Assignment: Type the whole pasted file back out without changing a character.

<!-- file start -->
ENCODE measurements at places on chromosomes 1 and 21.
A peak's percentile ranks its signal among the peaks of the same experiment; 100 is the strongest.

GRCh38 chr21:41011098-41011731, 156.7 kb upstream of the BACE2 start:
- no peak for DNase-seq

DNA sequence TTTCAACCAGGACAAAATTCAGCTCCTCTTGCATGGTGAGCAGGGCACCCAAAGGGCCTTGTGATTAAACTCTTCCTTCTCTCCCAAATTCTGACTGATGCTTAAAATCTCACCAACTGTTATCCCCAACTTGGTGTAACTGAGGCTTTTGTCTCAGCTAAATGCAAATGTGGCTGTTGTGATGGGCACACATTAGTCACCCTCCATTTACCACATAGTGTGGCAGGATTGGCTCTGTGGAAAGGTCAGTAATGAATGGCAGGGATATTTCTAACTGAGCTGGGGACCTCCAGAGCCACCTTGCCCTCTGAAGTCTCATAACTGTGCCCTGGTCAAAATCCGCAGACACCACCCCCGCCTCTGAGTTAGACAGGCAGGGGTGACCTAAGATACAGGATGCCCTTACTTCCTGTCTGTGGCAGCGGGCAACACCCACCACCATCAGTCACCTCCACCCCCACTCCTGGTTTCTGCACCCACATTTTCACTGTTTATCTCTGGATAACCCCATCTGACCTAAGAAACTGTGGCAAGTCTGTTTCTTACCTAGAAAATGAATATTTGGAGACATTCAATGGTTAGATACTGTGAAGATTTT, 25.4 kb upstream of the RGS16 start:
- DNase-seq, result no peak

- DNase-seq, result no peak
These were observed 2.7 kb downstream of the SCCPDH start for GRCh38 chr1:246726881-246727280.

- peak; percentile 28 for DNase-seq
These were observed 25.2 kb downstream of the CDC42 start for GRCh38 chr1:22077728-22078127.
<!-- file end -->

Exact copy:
ENCODE measurements at places on chromosomes 1 and 21.
A peak's percentile ranks its signal among the peaks of the same experiment; 100 is the strongest.

GRCh38 chr21:41011098-41011731, 156.7 kb upstream of the BACE2 start:
- no peak for DNase-seq

DNA sequence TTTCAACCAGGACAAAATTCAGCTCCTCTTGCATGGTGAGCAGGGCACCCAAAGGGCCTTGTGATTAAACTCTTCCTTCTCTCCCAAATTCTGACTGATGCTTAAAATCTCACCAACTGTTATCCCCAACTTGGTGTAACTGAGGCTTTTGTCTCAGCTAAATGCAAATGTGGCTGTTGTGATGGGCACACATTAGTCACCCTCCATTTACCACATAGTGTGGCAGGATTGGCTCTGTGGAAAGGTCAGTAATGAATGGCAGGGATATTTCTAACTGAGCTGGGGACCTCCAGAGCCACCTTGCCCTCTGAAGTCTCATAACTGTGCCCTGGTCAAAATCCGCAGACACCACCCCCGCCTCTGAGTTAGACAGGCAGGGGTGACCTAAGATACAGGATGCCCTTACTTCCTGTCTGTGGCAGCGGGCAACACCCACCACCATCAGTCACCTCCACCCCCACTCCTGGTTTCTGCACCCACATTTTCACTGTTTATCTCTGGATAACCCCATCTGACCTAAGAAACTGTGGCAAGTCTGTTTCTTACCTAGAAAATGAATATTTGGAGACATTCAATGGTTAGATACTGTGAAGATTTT, 25.4 kb upstream of the RGS16 start:
- DNase-seq, result no peak

- DNase-seq, result no peak
These were observed 2.7 kb downstream of the SCCPDH start for GRCh38 chr1:246726881-246727280.

- peak; percentile 28 for DNase-seq
These were observed 25.2 kb downstream of the CDC42 start for GRCh38 chr1:22077728-22078127.